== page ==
Epigenetics, as a simplified definition, is the study of biological mechanisms that will switch genes on and off. What does that mean? Well, if you are new to this whole thing, we first need a quick crash course in biochemistry and genetics before learning exactly what is epigenetics:
- Cells are fundamental working units of every human being. All the instructions required to direct their activities are contained within the chemical deoxyribonucleic acid, also known as DNA.
- DNA from humans is made up of approximately 3 billion nucleotide bases. There are four fundamental types of bases that comprise DNA – adenine, cytosine, guanine, and thymine, commonly abbreviated as A, C, G, and T, respectively.
- The sequence, or the order, of the bases, is what determines our life instructions. Interestingly enough, our DNA sequence is mostly similar to that of a chimpanzee. Only a fraction of distinctively different sequences makes us human.
- Within the 3 billion bases, there are about 20,000 genes. Genes are specific sequences of bases that provide instructions on how to make important proteins – complex molecules that trigger various biological actions to carry out life functions.
In other words, DNA gives the instructions for various functional proteins to be produced inside the cell — this process is also known as the central dogma of molecular biology. Now that you understand genetics, let’s learn about epigenetics. Epigenetics affects how genes are read by cells, and subsequently whether the cells should produce relevant proteins. For example, the COL1A1 gene in DNA is present in all types of cells but “expressed” in skin cells to produce Type 1 Collagen proteins. Here are a few important points about epigenetics:
- Epigenetics Controls Genes. This is achieved through (a) nature: epigenetics is what determines a cell’s specialization (e.g., skin cell, blood cell, hair cell, liver cells, etc.) as a fetus develops into a baby through gene expression (active) or silencing (dormant); and (b) nurture: environmental stimuli can also cause genes to be turned off or turned on.
- Epigenetics Is Everywhere. What you eat, where you live, who you interact with, when you sleep, how you exercise, even ageing – all of these can eventually cause chemical modifications around the genes that will turn those genes on or off over time. Additionally, in certain diseases such as cancer or Alzheimer’s, various genes will be switched into the opposite state, away from the normal/healthy state.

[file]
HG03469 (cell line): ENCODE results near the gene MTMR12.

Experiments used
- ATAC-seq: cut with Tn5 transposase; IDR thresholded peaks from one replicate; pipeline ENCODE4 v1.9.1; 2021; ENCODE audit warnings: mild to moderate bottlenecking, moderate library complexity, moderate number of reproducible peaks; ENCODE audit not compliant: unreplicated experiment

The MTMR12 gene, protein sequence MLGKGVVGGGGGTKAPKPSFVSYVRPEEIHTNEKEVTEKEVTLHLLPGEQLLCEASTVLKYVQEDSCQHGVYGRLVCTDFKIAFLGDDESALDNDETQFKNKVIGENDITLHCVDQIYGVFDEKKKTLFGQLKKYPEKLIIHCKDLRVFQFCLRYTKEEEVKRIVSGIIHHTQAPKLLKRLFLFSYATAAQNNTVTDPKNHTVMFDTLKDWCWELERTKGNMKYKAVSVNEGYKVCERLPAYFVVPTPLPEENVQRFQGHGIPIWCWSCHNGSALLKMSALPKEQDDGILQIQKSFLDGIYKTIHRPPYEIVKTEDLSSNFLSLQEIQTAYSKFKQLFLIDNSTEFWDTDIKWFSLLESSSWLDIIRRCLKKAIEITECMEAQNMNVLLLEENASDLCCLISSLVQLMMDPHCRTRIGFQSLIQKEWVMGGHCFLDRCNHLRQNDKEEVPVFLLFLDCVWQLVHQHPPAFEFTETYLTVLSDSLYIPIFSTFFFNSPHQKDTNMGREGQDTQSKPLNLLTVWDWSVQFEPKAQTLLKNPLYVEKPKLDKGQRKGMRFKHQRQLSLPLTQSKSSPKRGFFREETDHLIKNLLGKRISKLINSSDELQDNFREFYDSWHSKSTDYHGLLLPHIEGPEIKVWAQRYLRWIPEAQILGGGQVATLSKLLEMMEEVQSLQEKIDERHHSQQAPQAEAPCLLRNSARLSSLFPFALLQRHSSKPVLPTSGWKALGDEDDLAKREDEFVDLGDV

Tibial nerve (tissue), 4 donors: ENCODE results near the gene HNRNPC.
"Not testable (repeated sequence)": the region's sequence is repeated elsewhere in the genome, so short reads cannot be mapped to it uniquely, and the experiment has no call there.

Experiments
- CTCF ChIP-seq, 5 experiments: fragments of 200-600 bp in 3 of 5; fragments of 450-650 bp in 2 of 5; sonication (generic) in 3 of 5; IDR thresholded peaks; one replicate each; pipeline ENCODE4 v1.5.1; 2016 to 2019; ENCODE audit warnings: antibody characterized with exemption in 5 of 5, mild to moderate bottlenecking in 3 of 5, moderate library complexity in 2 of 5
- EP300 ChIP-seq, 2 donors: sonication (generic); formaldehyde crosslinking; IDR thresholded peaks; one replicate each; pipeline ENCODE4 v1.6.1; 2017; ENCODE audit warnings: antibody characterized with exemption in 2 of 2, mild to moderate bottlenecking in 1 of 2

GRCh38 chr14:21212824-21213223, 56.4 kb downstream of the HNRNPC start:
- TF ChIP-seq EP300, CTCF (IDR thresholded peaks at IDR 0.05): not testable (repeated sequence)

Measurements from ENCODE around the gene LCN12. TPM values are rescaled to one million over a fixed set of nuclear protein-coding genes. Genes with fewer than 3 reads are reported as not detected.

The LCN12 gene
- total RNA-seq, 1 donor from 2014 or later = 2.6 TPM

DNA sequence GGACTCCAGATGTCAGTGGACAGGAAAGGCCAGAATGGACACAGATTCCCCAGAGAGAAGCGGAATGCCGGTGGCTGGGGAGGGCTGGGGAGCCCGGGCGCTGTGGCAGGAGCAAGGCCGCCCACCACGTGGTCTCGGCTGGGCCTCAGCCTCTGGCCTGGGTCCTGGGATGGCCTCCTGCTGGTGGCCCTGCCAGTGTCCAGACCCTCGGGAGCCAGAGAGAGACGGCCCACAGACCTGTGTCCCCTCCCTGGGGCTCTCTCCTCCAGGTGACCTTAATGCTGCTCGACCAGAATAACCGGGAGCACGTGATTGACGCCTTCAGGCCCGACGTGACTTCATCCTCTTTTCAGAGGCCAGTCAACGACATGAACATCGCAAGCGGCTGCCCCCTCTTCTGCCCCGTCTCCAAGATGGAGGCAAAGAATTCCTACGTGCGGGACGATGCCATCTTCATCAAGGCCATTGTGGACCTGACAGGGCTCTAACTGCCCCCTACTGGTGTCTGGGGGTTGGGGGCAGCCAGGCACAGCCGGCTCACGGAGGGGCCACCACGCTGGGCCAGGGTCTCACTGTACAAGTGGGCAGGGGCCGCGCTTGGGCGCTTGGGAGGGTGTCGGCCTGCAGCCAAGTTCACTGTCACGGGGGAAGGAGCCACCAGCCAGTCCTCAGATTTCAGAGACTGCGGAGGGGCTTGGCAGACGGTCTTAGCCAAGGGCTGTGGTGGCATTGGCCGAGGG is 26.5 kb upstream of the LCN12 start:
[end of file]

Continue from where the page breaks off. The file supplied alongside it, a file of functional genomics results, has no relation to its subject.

- Epigenetics Makes Us Unique. Even though we are all human, why do some of us have blonde hair or darker skin? Why do some of us hate the taste of mushrooms or eggplants? Why are some of us more sociable than others? The different combinations of genes that are turned on or off is what makes each one of us unique. Furthermore, there have been indications that some epigenetic changes can be inherited.
- Epigenetics Is Reversible. With 20,000+ genes, what will be the result of the different combinations of genes being turned on or off? The possible arrangements are enormous! But if we could map every single cause and effect of the different combinations, and if we could reverse the gene’s state to keep the good while eliminating the bad… then we could hypothetically* cure cancer, slow ageing, stop obesity, and so much more.
Here’s an analogy that might further help you to understand what epigenetics is, as presented in Nessa Carey’s Epigenetics Revolution. Think of the human lifespan as a very long movie. The cells would be the actors and actresses, essential units that make up the movie. DNA, in turn, would be the script — instructions for all the participants of the movie to perform their roles. Subsequently, the DNA sequence would be the words on the script, and certain blocks of these words that instruct key actions or events to take place would be the genes. The concept of genetics would be like screenwriting. Follow the analogy so far? Great. The concept of epigenetics, then, would be like directing. The script can be the same, but the director can choose to eliminate or tweak certain scenes or dialogue, altering the movie for better or worse. After all, Steven Spielberg’s finished product would be drastically different than Woody Allen’s for the same movie script, wouldn’t it?